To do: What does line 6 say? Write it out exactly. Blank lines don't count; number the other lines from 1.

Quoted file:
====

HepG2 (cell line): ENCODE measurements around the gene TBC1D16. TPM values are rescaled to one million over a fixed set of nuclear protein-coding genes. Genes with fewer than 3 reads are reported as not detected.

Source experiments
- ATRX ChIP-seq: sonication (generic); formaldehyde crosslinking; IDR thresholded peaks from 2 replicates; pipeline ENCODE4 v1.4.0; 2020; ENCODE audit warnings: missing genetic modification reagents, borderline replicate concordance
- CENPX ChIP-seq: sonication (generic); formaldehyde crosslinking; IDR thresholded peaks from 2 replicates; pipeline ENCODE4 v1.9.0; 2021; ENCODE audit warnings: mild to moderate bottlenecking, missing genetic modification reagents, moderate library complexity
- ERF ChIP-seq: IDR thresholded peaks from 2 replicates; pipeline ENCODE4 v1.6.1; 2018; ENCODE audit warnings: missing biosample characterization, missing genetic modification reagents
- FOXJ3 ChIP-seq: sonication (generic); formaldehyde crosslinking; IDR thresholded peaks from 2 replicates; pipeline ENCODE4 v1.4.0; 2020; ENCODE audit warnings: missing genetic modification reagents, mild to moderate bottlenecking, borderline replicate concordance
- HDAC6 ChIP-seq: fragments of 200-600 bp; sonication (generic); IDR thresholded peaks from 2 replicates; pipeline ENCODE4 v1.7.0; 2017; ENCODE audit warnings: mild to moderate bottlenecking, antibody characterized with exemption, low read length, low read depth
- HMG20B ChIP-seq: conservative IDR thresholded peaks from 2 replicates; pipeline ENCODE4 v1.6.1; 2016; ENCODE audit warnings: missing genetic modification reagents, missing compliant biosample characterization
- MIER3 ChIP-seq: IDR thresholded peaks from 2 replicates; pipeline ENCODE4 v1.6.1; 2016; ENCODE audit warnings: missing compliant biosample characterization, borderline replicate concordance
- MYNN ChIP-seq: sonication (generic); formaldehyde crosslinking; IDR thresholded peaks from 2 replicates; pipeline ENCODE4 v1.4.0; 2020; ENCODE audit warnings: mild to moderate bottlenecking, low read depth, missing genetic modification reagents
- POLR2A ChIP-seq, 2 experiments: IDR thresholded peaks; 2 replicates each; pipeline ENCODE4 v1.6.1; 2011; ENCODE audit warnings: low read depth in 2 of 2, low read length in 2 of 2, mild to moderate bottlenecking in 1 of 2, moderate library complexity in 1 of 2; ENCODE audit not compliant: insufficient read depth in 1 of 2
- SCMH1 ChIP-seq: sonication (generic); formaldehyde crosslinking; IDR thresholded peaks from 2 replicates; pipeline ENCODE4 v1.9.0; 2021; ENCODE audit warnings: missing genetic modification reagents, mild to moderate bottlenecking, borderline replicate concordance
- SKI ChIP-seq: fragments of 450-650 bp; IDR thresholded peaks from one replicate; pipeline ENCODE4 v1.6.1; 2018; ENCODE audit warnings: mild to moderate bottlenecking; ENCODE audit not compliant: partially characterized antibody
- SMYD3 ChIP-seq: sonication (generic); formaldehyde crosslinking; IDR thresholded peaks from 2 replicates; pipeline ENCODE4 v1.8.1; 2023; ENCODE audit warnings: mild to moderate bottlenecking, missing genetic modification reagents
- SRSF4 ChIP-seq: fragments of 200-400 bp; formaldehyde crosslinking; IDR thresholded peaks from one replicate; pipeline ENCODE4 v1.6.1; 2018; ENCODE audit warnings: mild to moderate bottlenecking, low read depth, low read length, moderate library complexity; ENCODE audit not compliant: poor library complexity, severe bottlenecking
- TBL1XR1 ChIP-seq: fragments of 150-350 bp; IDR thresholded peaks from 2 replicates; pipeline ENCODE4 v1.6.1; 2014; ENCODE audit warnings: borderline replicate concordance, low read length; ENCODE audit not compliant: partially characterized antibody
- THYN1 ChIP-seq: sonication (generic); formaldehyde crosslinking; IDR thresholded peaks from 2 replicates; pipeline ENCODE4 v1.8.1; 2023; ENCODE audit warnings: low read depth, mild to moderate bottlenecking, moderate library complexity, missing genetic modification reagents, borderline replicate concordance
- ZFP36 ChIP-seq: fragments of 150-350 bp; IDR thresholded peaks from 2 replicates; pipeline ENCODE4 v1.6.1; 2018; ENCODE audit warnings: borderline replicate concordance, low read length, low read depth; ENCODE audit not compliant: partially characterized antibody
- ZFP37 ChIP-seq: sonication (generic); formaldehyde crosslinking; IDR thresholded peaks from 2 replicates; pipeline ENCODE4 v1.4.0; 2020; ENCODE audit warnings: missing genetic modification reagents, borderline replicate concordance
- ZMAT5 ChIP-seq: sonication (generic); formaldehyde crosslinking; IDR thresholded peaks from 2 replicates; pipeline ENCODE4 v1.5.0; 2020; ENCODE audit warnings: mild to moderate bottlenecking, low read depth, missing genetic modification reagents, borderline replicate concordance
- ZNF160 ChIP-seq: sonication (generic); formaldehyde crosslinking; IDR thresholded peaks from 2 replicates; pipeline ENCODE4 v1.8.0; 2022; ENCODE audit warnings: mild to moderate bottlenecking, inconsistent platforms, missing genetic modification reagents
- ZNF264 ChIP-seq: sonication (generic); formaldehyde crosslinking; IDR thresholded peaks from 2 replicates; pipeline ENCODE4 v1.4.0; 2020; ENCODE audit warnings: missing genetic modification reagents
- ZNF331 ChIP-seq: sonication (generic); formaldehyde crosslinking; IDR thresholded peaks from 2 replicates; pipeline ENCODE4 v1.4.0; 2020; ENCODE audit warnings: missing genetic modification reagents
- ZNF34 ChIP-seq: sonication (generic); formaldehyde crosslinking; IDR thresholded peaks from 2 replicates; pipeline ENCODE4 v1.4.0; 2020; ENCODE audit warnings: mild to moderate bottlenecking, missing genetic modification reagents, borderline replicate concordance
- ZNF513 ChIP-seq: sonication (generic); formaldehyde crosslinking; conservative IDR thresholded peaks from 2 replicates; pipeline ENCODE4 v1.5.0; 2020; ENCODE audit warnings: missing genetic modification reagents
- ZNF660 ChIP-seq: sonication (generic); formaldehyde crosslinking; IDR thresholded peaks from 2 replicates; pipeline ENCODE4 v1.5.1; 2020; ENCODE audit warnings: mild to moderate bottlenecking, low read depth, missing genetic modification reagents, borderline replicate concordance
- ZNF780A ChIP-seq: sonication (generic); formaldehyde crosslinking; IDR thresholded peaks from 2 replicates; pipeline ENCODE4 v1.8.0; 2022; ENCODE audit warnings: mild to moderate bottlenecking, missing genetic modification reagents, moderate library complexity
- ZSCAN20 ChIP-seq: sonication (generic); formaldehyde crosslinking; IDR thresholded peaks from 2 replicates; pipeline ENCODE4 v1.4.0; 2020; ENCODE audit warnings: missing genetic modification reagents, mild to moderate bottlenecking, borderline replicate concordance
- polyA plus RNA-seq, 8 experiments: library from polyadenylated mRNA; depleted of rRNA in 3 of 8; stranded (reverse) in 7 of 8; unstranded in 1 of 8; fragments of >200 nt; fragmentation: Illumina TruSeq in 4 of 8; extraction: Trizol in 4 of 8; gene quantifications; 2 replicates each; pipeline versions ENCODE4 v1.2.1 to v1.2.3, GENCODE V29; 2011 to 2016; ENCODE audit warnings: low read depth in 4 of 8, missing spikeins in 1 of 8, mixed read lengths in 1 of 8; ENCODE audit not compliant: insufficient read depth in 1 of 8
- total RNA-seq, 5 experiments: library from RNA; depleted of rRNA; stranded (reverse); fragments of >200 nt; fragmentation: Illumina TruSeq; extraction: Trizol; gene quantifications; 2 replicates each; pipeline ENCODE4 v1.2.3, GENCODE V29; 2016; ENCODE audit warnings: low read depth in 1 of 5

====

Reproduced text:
- FOXJ3 ChIP-seq: sonication (generic); formaldehyde crosslinking; IDR thresholded peaks from 2 replicates; pipeline ENCODE4 v1.4.0; 2020; ENCODE audit warnings: missing genetic modification reagents, mild to moderate bottlenecking, borderline replicate concordance